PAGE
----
Overview of TLO's coaching services


The further we all move into the 21st Century, the clearer it is that this century is going to be unprecedented. Already it's awash with amazing new technologies and startling new scientific discoveries. each of which comes weighted down with demanding challenges and scary new opportunities and responsibilities. Moreover, phenomena like globalization, automation, genomics, and cyber warfare, to name only the most inspiring or scariest of today’s headline grabbers, are bringing to life the proposition that everything we've learned at our mother's knee may be wrong. The point: many of this century's most radical ideas about how the world works may actually be much better ways for us to understand ourselves, our relationships, and the world than anything we learned while we were growing up. 

Every day it seems there are more and more reasons why each of us should question the fundamental beliefs we inherited from our moms and our dads. More reasons why we should dismantle and rebuild the basic architecture of our homespun, school-bread worldviews. In this regard, I believe that each of us probably needs to learn how to do three things; 

1.    Improve the personal and professional skills we already have.

2.    Develop the new personal and professional skills we need to succeed at work and in our lives.

3.    Reframe the outdated modes of thinking we have about ourselves and our lives in ways that help us respond effectively to the complex challenges that this new century is bring to our front doors. 

Front-End/Back-End Learning

In this context, to accomplish any of these three tasks successfully we all must learn how to take the knowledge and insights we’ve acquired through our formal educational efforts and use them as a resource we can use to transform our ordinary, every day behavior into effective self-directed learning experiments. To to do this, we must see these formal educational efforts of ours as the “Front-End” phase of a life-long learning journey, and our subsequent real life experiences as opportunities to launch the “Back-End” phase of this learning journey. We especially need to realize that these two elements — the Front-End and the Back-End steps — are both parts of one complete process. Two steps that need to be integrated into consciously designed and effectively implemented learning experiments. This is the learning equation we need to be familiar with and able to implement:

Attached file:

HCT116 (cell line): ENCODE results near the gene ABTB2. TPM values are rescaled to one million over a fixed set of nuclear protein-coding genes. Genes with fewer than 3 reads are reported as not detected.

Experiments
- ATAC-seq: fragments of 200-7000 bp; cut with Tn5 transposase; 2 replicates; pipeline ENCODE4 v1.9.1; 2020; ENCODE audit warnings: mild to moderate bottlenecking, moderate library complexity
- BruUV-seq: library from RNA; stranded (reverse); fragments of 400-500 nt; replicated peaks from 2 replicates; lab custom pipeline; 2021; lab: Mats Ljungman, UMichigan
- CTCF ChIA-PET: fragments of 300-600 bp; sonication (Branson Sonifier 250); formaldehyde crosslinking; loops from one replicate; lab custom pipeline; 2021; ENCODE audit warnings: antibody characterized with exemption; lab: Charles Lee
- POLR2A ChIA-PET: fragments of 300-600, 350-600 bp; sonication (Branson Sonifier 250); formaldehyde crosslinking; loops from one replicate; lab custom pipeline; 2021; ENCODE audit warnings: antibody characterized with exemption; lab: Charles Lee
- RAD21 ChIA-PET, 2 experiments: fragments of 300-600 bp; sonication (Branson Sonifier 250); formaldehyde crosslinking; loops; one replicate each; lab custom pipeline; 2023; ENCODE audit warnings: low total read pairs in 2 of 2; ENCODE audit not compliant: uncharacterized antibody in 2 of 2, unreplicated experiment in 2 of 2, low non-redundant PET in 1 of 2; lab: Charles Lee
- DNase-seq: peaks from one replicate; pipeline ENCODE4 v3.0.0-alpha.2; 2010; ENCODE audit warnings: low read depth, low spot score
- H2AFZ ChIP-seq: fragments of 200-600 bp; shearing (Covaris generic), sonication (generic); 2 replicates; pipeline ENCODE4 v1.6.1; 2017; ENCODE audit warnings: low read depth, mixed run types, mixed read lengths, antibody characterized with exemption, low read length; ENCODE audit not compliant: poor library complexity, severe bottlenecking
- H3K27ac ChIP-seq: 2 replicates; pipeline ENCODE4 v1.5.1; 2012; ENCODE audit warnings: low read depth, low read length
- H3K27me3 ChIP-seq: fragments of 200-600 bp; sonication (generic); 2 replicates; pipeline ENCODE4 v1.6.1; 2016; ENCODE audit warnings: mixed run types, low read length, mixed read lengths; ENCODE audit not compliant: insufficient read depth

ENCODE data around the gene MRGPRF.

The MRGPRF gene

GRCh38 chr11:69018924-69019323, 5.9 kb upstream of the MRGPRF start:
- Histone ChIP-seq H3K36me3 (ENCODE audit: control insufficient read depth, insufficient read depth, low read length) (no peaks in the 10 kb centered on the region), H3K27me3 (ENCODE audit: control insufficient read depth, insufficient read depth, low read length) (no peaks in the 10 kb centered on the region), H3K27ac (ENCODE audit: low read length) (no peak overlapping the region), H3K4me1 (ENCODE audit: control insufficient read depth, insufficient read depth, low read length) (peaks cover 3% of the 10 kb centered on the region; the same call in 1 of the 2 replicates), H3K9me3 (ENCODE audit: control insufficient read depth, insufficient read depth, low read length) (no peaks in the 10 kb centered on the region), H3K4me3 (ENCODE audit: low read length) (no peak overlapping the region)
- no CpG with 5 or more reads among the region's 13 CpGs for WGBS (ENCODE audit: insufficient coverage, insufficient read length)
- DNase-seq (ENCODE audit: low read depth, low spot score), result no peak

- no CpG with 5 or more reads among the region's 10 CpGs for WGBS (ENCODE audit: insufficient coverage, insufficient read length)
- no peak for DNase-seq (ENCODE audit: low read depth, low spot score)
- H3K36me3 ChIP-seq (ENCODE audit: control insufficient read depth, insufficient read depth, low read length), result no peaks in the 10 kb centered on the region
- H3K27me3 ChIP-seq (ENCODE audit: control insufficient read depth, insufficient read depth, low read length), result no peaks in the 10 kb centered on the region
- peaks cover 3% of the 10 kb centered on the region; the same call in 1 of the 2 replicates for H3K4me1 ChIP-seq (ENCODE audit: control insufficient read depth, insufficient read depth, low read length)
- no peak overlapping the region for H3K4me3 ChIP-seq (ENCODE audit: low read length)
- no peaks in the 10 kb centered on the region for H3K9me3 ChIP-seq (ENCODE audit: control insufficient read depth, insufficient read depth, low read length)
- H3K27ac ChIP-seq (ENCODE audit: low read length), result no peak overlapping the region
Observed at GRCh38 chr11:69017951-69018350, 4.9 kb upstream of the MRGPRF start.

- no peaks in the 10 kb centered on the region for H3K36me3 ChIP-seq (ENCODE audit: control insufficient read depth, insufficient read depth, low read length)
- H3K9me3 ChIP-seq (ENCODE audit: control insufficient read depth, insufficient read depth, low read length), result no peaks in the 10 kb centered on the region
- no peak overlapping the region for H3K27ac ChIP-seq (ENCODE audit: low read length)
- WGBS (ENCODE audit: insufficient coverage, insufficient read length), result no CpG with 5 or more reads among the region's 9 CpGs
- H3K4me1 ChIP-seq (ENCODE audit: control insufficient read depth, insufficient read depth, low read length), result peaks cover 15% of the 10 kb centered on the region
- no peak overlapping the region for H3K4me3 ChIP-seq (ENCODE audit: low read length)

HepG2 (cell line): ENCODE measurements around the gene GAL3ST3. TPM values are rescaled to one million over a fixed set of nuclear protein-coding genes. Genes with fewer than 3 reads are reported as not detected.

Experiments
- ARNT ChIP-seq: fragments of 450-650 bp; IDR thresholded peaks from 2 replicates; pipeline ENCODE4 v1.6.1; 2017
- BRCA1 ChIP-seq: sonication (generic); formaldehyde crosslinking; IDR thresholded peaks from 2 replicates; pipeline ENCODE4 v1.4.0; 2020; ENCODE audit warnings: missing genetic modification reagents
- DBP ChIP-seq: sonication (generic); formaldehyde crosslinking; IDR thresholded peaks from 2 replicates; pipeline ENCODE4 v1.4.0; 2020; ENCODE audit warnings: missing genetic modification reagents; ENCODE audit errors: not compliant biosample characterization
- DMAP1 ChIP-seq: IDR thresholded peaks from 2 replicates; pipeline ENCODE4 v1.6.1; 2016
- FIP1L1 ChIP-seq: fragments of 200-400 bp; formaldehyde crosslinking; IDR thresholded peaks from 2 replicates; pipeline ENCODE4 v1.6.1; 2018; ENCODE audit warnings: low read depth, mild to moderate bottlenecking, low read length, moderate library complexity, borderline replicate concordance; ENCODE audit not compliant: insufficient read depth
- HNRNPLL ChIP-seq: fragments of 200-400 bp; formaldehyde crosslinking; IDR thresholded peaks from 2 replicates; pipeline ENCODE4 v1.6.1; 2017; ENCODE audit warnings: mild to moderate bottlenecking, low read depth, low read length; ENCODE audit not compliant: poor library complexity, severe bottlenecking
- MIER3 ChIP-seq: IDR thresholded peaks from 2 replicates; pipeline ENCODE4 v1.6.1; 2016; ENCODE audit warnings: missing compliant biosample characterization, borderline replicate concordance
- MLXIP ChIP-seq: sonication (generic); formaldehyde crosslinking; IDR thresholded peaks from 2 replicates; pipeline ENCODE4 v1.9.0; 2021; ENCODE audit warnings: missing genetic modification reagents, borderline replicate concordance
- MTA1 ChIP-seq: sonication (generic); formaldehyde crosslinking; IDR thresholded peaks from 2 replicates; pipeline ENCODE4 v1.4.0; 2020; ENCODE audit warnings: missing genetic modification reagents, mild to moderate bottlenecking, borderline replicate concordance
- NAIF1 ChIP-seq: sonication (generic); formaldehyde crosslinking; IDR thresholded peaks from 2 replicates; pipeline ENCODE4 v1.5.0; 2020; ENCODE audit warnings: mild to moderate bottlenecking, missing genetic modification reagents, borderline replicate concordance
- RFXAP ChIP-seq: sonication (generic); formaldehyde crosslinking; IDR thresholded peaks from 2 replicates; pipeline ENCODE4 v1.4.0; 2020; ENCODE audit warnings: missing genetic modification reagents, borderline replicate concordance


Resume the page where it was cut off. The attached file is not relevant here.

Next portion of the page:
"Formal Education + Self-Directed Learning Experiments = Successful Personal and Professional Development"


According to the Association of American Colleges & Universities, formal education includes all our knowledge development efforts, but especially the ones we pursue trying to understand how to deal with the complexity, diversity, and change that is currently shaping our 21st Century lives. A high-quality education is the step that initiates our acquisition of useful knowledge about specific areas of personal and professional interest. Most particularly, a high-quality equation provides us with perspective about the kinds of complex thinking and problem solving skills we need in today’s real-world settings. In short, our formal educational experiences, whether they’re pursued through traditional bricks and mortar institutions or virtually through on-line learning programs, are all a part of the Front-End phase of our real-world learning efforts.